Tom Camel January 7, 1948 Vietnam - Medic U.S. Army 173rd Airborne, Infantry Brigade
As is true for many veterans, Tom Camel is proud to have served in the military, but he hates war. In 1968 he was pretty sure he was going to be drafted so he enlisted in the Army. He didn’t want to go to Vietnam and there was quite an anti-war movement going on in the U.S. at that time.
Tom requested and received medical training at Fort Sam in Houston, Texas. He went to Fort Lewis, Washington for basic training and Fort Benning, Georgia for Airborne training. He was then stationed at Fort Bragg, North Carolina. Tom got on the boxing team and fought to the semi-finals in the All-Army Boxing Tournament. Representing Washington, D.C., he also fought to the semi-finals in the National Golden Gloves Tournament in Kansas City, Missouri.
After boxing, Tom was shipped to Vietnam and was attached to the 173rd Airborne Brigade. In 1969 there was talk of peace accords and he naively thought the war would soon be over.
Before he even got to his unit he was taken on patrol with an ambush group in armored vehicles. One of them ran over a bomb and several soldiers were wounded.
He received his combat medic badge about 10 days after arriving in Vietnam. His heritage is half African-American and half Native American, but he decided he would be there for everyone and wasn’t part of any of the cliques. He had trained as a medic and his main job was to take care of his platoon guys. He saw some combat but was pretty lucky. One of his sergeants was killed out on patrol by “friendly fire” – the term for an accidental killing of an American soldier by another American soldier. Once Tom heard a lieutenant tell some American soldiers who said they “mistakenly” fired at him that he would fire back next time. Ironically, Tom nearly died trying to protect someone from American soldiers.
The enemy targeted medics so he was in a high-risk job. He wasn’t going to let himself be killed, so he carried an M16 and a hand grenade. He tried the impossible task of balancing being both an infantryman and a healer. He spent most of his time in the field and had only one R&R (rest and relaxation) of about a week in Hong Kong.
In 1970, after about nine months, Tom was sent back to a fire base and was going to be reassigned to another location in the field. One night on guard duty he saw a bunch of soldiers threatening to kill another who Tom knew from medical training. Yes, the guy was pretty drunk but the incident made Tom angry. He never could figure out Americans killing Americans.
The next day a platoon sergeant asked him to go to the NCO club (non-commissioned officer). As Specialist E5 he was eligible and was happy to be asked. On the way back from the club two soldiers with M16’s started beating the sergeant up. Tom tried to intervene but they turned on him, too. They beat him with a rifle butt and kicked him. He fought them off and turned to leave, thinking the fight was over. One of them shot him. They ran when the guy he was protecting shouted, “They shot Doc!” and he was dragged to a medical hootch (hut). Tom lost his leg that night.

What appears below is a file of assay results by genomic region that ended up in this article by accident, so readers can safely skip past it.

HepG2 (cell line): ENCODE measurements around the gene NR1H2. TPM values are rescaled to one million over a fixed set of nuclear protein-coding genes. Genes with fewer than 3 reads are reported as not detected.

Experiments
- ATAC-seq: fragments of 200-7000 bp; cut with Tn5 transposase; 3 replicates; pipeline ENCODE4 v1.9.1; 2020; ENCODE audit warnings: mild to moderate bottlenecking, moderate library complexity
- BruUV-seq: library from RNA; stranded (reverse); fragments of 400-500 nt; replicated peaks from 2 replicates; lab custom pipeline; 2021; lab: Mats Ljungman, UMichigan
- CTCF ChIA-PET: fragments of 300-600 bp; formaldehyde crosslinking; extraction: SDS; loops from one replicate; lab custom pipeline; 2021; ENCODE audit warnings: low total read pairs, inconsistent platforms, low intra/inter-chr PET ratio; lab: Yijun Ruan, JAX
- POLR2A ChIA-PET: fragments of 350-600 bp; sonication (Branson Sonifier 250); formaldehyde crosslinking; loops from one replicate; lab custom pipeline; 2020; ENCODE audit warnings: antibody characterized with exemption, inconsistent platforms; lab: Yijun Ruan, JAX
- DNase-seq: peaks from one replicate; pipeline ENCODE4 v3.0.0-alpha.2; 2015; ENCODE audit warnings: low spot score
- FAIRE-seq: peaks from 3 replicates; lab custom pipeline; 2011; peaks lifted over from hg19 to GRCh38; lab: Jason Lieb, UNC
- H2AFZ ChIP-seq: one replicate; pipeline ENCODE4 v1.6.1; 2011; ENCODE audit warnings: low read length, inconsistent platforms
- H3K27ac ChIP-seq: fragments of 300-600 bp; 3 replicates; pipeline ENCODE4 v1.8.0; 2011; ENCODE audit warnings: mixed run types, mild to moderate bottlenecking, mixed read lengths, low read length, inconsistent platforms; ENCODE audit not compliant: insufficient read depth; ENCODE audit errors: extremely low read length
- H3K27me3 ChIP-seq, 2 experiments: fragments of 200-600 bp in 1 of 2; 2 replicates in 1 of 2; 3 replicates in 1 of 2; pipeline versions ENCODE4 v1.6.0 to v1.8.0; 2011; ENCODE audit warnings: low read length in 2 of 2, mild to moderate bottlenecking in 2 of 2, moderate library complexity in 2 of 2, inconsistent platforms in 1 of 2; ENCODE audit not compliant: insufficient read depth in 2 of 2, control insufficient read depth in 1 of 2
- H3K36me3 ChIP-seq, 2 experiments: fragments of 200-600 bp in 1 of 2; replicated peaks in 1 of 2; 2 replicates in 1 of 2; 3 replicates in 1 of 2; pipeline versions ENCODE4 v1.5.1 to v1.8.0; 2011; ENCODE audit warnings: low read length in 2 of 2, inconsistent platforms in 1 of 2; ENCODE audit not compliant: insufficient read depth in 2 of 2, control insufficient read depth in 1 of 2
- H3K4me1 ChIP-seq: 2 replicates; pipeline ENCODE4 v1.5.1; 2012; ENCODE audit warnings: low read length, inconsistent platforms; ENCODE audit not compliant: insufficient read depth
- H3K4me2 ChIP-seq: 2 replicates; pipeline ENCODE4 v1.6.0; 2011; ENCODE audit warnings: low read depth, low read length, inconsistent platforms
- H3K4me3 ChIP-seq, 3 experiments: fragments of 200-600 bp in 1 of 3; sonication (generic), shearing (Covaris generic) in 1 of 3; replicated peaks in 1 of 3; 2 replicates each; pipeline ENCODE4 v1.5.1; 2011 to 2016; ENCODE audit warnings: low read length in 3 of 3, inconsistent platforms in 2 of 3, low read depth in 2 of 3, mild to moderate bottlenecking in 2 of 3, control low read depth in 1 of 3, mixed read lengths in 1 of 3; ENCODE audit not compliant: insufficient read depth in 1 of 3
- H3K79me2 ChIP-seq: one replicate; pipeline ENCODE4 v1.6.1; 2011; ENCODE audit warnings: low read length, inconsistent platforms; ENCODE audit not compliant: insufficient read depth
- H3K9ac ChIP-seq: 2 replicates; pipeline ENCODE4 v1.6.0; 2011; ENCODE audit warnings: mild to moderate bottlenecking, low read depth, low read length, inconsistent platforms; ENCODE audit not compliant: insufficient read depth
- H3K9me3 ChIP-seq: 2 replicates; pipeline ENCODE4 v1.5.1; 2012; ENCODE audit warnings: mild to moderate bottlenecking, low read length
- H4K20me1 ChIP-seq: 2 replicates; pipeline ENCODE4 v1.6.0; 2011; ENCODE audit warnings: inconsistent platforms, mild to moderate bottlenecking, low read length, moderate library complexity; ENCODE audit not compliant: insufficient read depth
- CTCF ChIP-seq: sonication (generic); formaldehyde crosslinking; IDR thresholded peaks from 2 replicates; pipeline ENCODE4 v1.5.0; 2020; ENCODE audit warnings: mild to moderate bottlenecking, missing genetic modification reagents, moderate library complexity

He was sent on to an American hospital in Vietnam, then to Japan and finally home. He received a medical discharge 2½ years into his 3-year enlistment. There were several people that helped him through the incident, and he really appreciates that. He was told guys dragged him to a hootch and he remembers being worked on by a doctor, and feeling relief that he was alive and going home! By coming home through medical channels, Tom avoided most of the civil rights and anti-war tension that many home-coming soldiers faced. Also, it seemed rural areas like Ronan were more accepting of the military. Some guys didn’t want to be there in Vietnam and they weren’t there to win a war - they just wanted to survive. He heard that some committed atrocious acts – war can do that to a person and racial tension was high. Tom believes it’s important for veterans to take responsibility for anything they did, and talk through what happened; however, many don’t have anyone to talk to.
When Tom got home, he drank … and drank to kill the pain. Eventually he got sober enough to go to college. He has several degrees, the last one being a Master’s of Social Work. He worked off and on, periodically relapsing into drinking. For about 5 years he worked as a Master’s level child and family counselor, but stress burned him out – counseling seemed too much like his former work as a medic.
After receiving treatment at several VA (Veterans Administration) hospitals for chemical addictions he finally in the late 1990’s got treatment for PTSD (Post Traumatic Stress Disorder). He continues to deal with the emotional wreckage of what he saw and went through. In time, he learned he needed to forgive – other soldiers, the enemy, the government, even himself, in order to achieve balance in his life.
After many, many years, Tom has become acquainted with one of the soldiers who was at the scene when he got shot and is working on becoming friends. Though the guy hid from the fight at the time, he did help drag Tom to the hootch. Today Tom works with Veteran’s Court in Missoula, Montana; NAMI (National Alliance on Mental Illness); and as a self-help group counselor/leader at the library in Missoula. Tom paints turkey feathers and gives them to veterans for their service and sings a tribal song to honor them.
Being a medic was the most important and meaningful job Tom says he has ever had. He was awarded the prestigious Bronze Star.
Thank you for your service, Tom.